BUUMBA CHIMBULU writes
THE Bank of Zambia (BoZ) should not make any revisions to the monetary policy position and statutory reserves as doing so may spike inflation at a faster rate or add liquidity pressure in the financial market.
The Monetary Policy Committee (MPC) had in its first meeting on February 17, this year hiked rates 50 basis points to 8.5 percent which marked the genesis of the rate hiking cycle pressured by an eminent exchange rate rout.
Some stakeholders such as Caesar Cheelo, a local economist at Equilibria Consulting Limited had predicted that the BoZ would not make any adjustments to the policy rate.
Mr Cheelo had urged the BoZ not to revise both the policy rate and the statutory reserves.
He explained in an interview that reducing upwards would stimulate money demand for transactions at a faster rate, thereby increasing inflation rate while increasing it may add more pressure on the banking industry.
April inflation slowed 0.1 percent to 22.7 percent, signalling peaking consumer price index.
“Reducing the policy rate and lowering the reserve requirement, may stimulate money demand for transactions at a faster rate than the rate of agriculture, food production and supply responses, so that the increased money demand causes upward inflationary pressures.
“From a monetary policy point of view, food shortages or low food production mean that liquidity in the agriculture sector is in low supply. Thus, tightening monetary conditions (by increasing the Policy rate and reserve requirements) may constrain the agriculture sector further and cause the shortages and inflation to get worse,” Mr Cheelo said.
He indicated that inflation was high, but stabilising at those high levels 22.7 percent in April compared to 22.8 percent in March meant that there was a food supply shortage, most likely due to low production during Covid-19.
Mr Cheelo said from a monetary policy point of view, food shortages or low food production meant that credit in the agriculture sector was in low supply.
And the Kwacha Arbitrageur Magazine indicated that: “we remain of the view that there’s a 90 percent likelihood that the policy rate will remain at 8.5 percent while a hike of 50 basis points could still be effected with 10 percent probability.”
The Centre for Trade Policy and Development (CTPD) expected the committee to maintain the Monetary Policy Rate (MPR) at 8.50 percent in order to give more time for the upward adjustment that was made in the first quarter of 2021 to take full effect. According CTPD Researcher Public Finance Manager Wakumelo Mataa, although there has been a slowdown in inflation since the last upwards adjustment,the prevailing rate of inflation at over 22 percent remains well above the 6 – 8 percent target range. “Therefore, CTPD does not expect a downward adjustment of the MPR,” a statement reads in part.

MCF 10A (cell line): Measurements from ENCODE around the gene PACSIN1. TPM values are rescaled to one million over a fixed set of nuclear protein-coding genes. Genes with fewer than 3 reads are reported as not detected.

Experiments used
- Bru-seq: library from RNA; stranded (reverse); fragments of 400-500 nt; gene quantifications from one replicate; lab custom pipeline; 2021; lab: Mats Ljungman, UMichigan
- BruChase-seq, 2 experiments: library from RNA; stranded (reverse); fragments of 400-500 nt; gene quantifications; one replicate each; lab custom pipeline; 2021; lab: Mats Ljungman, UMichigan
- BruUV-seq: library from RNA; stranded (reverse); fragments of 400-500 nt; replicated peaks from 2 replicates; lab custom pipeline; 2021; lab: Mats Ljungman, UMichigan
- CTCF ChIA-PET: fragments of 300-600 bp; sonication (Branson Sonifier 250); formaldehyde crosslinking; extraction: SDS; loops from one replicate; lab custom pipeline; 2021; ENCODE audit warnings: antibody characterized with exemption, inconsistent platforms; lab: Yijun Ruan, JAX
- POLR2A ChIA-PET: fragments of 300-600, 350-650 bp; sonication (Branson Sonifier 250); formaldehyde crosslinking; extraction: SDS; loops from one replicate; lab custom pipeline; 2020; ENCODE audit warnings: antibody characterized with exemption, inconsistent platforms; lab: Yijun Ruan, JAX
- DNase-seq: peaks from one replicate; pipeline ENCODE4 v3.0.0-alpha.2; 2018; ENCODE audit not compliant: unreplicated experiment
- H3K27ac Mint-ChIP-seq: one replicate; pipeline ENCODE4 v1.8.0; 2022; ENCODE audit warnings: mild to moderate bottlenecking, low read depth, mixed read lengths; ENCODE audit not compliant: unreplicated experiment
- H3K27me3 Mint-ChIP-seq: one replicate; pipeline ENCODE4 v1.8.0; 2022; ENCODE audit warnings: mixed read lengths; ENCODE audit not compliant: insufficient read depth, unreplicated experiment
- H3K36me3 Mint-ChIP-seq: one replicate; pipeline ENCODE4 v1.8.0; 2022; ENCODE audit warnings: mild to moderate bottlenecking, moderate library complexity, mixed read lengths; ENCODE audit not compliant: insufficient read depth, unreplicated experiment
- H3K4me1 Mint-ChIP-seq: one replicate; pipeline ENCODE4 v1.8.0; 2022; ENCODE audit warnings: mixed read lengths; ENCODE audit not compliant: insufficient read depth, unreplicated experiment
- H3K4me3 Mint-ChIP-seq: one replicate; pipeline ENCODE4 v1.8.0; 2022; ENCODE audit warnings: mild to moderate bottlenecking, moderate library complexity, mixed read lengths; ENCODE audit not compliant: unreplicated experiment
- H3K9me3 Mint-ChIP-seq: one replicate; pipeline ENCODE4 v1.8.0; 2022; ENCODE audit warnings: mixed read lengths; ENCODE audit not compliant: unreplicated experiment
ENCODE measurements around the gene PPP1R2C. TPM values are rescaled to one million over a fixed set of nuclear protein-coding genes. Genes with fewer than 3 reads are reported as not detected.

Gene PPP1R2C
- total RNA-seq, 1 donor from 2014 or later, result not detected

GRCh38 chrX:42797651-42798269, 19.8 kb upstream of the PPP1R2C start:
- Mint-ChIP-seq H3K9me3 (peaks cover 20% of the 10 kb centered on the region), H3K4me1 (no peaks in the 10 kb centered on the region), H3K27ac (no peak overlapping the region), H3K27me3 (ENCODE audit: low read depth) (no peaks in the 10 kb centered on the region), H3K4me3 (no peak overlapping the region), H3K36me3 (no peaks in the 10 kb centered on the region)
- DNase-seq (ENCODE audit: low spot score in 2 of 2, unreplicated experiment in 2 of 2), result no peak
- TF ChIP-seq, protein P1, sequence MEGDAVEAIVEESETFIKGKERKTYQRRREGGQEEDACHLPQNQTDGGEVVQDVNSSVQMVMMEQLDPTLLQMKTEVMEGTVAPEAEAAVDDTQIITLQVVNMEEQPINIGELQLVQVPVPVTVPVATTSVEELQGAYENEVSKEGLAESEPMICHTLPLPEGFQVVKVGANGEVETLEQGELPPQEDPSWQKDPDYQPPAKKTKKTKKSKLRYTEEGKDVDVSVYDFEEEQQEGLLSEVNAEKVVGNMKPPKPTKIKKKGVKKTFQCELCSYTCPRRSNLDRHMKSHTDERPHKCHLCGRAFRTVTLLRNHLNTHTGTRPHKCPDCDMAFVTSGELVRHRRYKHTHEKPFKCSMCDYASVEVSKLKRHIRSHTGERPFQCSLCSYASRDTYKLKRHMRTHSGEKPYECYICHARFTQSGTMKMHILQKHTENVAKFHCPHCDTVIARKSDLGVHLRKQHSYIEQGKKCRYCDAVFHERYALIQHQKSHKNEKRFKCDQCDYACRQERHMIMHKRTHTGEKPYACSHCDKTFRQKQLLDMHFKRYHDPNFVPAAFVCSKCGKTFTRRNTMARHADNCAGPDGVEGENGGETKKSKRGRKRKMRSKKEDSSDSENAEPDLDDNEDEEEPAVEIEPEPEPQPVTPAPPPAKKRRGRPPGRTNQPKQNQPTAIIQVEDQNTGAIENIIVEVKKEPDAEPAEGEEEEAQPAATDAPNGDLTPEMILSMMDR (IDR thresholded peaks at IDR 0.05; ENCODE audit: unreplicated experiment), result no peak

“CTPD notes that overall inflation rose to a quarterly average of 22.17 percent in the first quarter of 2021 from the previous outturn of 17.53 percent, driven mainly by an increase in food inflation as non-food inflation slowed down.
Food Inflation rose substantially, to a quarterly average of 26.90 percent from the previous 17.20 percent while non-food inflation declined to a quarterly average of 16.63 percent from the previous 18.03 percent.
Supply-side constraints contributed to the rise in overall inflation over the review period.
Banking on copper induced confidence and an inflation ebb, the Bank of Zambia (BoZ) has held its benchmark interest rate at 8.5 percent, last week.
This has been driven mainly by rising copper prices, improved investor flows especially in Government securities market which would shape inflation trajectory over the next eight quarters.
The Central Bank has however indicated that it will tighten the policy rate in the next sitting should inflation rate not reduce sooner than expected.
Zambia’s annual inflation rate currently stands at 22.7 percent while a tonne of copper is trading at more than $10,462.
The Central Bank will monitor inflation with latitude for adjustment in its current stance should consumer price index deviate from expectations.
Inflationary pressures are expected to ease in view of improved food supply particularly maize and wheat following a good crop harvest, BoZ Governor, Christopher Mvunga said during a media briefing.
Mr Mvunga explained that the decision to maintain the policy rate was in recognition of existing vulnerabilities in the financial sector and fragile growth.
The BoZ Governor stressed that the significant improvement in copper prices and renewed interest in domestic Government securities by non-resident investors were supportive of the foreign exchange market and in turn lower inflation going forward.
“While inflation is projected to remain above the upper bound of the six to eight percent target range over the next eight quarters, inflationary pressures are now expected to subside more quickly than envisaged in the February Monetary Policy Committee meeting.
“This is on account of the excess supply of maize in view of a good crop harvest, higher copper prices and improved external financing. Inflation is projected to average 21.9 percent and 16.7 percent in 2021 and 2022, respectively,” M Mvunga said.
He however said elevated fiscal deficits, higher crude oil prices and rising inflation in some major trading partners countries were the key sources of inflationary pressure over the forecast period.
Mr Mvunga indicated that these were expected to be mitigated somewhat by significantly higher copper prices.
“Over this period, the key upside risks of inflation is the possible increase in energy prices and any resurgence of the Covuid-19indfections following the advent of the new variants,” Mr Mvunga said.